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For Adults, 'Today's Youth' Are Always the Worst

GENERATION GAP

November 21, 1999|Mike Males | Mike Males is the author of "Framing Youth: Ten Myths About the Next Generation."

IRVINE — Tom Brokaw's recent bestseller "The Greatest Generation" lauds the youth of the 1930s, who toiled through the Great Depression, won World War II, then supplied three decades of statesmen, can-do spirit and family stability, as "the greatest generation any society has ever produced." Conventional wisdom holds that the nation's "goodness" has grievously eroded with that generation's passing because 1990s youth are the "worst generation": apathetic, asocial, even coldly murderous. As one remedy, California Gov. Gray Davis proposes mandatory community service for college students to get back to "the ethics of the World War II generation" and its "sense of obligation to the future."

The ironies challenging this conventional wisdom are startling. For example, surveys such as one from the National Assn. of Secretaries of State reveal that volunteerism by today's allegedly alienated kids, especially for human services "such as soup kitchens, hospitals and schools," has risen sharply to "record high levels," reflecting contemporary teenagers' desire to "help others in a personal way."

Another irony: Just as today's young people are stereotyped as frighteningly dissolute, so were the youth of the 1930s bitterly criticized by their elders. They were called not the "greatest generation," but a new type of "lost generation." To look at 1930s press reports, scholarly assessments and official declarations, never had young people been so violent, mentally disturbed, drugged, lazy, promiscuous, criminal and hopeless. Even when compared with the usual "wayward-youth" apprehensions voiced by grown-ups dating back to ancient Greece, the attack on Depression-era kids was vicious.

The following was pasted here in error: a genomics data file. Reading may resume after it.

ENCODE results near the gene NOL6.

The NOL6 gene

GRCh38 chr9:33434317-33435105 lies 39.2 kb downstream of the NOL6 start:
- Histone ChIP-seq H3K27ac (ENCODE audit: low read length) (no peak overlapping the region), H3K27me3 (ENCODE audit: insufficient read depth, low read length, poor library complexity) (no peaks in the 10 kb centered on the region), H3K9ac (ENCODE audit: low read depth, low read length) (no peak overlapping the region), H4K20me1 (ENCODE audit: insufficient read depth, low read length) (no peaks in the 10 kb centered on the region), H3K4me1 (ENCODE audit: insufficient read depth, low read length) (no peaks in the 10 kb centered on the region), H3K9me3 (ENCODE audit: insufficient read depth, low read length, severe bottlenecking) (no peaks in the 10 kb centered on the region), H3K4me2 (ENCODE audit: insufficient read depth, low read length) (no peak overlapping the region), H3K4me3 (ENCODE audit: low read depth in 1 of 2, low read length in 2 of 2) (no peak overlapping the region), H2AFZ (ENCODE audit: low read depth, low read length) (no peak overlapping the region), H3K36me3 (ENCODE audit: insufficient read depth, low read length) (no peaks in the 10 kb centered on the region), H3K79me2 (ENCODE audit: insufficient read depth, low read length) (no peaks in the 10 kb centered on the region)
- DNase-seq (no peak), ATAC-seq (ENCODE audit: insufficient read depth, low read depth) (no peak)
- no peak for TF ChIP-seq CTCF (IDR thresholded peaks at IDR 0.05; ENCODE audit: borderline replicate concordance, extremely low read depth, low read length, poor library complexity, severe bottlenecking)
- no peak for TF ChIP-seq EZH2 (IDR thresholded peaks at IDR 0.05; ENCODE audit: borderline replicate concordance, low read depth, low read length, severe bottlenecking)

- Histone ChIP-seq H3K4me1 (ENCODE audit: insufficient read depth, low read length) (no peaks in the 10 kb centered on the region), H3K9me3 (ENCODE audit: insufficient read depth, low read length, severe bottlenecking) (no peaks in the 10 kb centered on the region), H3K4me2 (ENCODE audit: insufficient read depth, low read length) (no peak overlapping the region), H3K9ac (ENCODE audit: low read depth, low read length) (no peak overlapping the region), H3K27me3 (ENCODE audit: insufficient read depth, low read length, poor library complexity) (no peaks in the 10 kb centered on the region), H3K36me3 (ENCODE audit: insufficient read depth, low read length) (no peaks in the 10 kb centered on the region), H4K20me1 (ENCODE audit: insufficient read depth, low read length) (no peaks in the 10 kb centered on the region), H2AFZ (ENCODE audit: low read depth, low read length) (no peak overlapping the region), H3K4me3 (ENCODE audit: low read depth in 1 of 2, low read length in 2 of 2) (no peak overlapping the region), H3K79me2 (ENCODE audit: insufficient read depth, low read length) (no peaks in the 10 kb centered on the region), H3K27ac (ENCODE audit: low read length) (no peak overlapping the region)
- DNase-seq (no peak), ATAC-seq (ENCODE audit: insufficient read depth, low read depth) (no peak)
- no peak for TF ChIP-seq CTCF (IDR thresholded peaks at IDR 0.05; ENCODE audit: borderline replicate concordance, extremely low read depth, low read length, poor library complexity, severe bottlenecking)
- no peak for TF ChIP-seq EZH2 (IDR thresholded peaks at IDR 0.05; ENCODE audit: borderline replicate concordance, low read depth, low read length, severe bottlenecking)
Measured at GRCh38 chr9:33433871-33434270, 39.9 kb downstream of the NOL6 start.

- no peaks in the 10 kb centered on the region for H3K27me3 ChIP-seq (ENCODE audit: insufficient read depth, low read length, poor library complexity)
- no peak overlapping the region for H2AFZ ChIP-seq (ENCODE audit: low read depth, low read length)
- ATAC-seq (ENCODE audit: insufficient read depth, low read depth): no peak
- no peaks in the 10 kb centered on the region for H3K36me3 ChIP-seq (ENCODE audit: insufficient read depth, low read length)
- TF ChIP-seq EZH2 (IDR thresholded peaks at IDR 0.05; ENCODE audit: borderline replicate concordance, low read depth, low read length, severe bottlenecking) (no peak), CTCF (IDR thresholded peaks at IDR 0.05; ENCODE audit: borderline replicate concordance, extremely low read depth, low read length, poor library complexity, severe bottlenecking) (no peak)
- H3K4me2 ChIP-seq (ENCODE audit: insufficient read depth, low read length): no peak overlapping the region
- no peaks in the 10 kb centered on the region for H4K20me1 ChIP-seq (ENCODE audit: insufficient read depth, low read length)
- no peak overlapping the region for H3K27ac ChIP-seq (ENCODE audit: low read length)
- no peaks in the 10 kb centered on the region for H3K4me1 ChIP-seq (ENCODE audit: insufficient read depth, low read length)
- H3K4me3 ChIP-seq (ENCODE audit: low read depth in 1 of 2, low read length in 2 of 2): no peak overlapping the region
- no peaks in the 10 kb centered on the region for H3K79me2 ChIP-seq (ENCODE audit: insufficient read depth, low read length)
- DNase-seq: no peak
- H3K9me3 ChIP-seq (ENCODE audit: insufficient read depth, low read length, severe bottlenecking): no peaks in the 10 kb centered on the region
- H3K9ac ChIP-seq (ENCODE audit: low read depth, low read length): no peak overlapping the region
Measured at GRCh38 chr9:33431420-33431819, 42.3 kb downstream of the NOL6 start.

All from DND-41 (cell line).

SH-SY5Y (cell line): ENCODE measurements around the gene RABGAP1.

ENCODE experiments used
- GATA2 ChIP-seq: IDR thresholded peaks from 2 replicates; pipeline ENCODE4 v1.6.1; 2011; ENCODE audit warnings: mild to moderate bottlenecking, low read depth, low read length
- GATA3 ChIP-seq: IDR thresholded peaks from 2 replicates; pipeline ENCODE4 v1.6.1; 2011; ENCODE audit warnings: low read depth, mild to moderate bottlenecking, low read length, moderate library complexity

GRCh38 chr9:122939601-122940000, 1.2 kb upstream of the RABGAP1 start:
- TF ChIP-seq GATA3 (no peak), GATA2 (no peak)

"[A] generation, numbering in the millions, has gone so far in decay that it acts without thought of social responsibility," historians George Leighton and Richard Hellman proclaimed in a much-quoted Harper's Monthly article in 1936. "High-school kids are armed, out for what they can get . . . . The Lost Generation is even now rotting before our eyes."

Columbia University President Nicholas Butler summed up the grave "youth problem" of 1935: "Day by day the newspapers report one grave crime after another, one moral delinquency after another, and one dereliction of duty after another." A prominent journalist, Maxine Johnson, traveled 10,000 miles studying this new "Lost Generation," the title of her 1936 book. Everywhere she found teenagers "confused, disillusioned, disenchanted," in a state "rapidly approaching a psychosis."

Yet, six decades later, Brokaw renders a well-accepted verdict that this same generation's "sacrifices" and "sense of duty" literally "saved the world" and built modern America. But where Brokaw and Davis laud the ethics and reliability of Depression-era youth, the media of the 1930s denounced them as a scourge of drugs, welfare and degenerate values.

"Youth gone loco: Villain is marijuana," was a headline in a major magazine in 1938. "Organized gangs are distributing drugs to every school in this city," a 1937 government documentary warned. "Dope peddlers infest our high schools . . . in every community and hamlet in our country. Hundreds of new drug cases involving our youth come in every day." Sensational press reports of brutal, youthful killers alarmed a nation: "Drug-crazed teens have murdered entire families!"

Journalist Isaac F. Marcosson wrote a now-classic article for the mass-circulation American Magazine in 1936, in response to what editors called "literally thousands" of readers bemoaning the "youth problem." The article lamented that 75% of the 100,000 young men tested by the American Youth Commission "were suffering from some health defect induced by mental anxiety." The FBI reported in 1936 that "the average age of criminals was 19."

Government estimates of abortions and venereal disease in the 1930s were the highest of any generation before or since, one result, American Mercury magazine reported in 1936, of "the drinking bouts in which high-school and college students frequently indulge, resulting in promiscuous relations." Studies by noted social scientists in the 1941 text "Personality and the Family" found 80% of young men and 60% of young women of the 1930s reported having premarital sex. Stability was being eroded: Marriages contracted in 1935 were four times more likely to end in divorce than those of the 1880s.

The extreme contrast between the despair with which Depression-era youth were regarded by their elders versus the reverence accorded them by posterity raises a red flag: Is it possible that conventional wisdom about the rottenness of young people today is also misguided?

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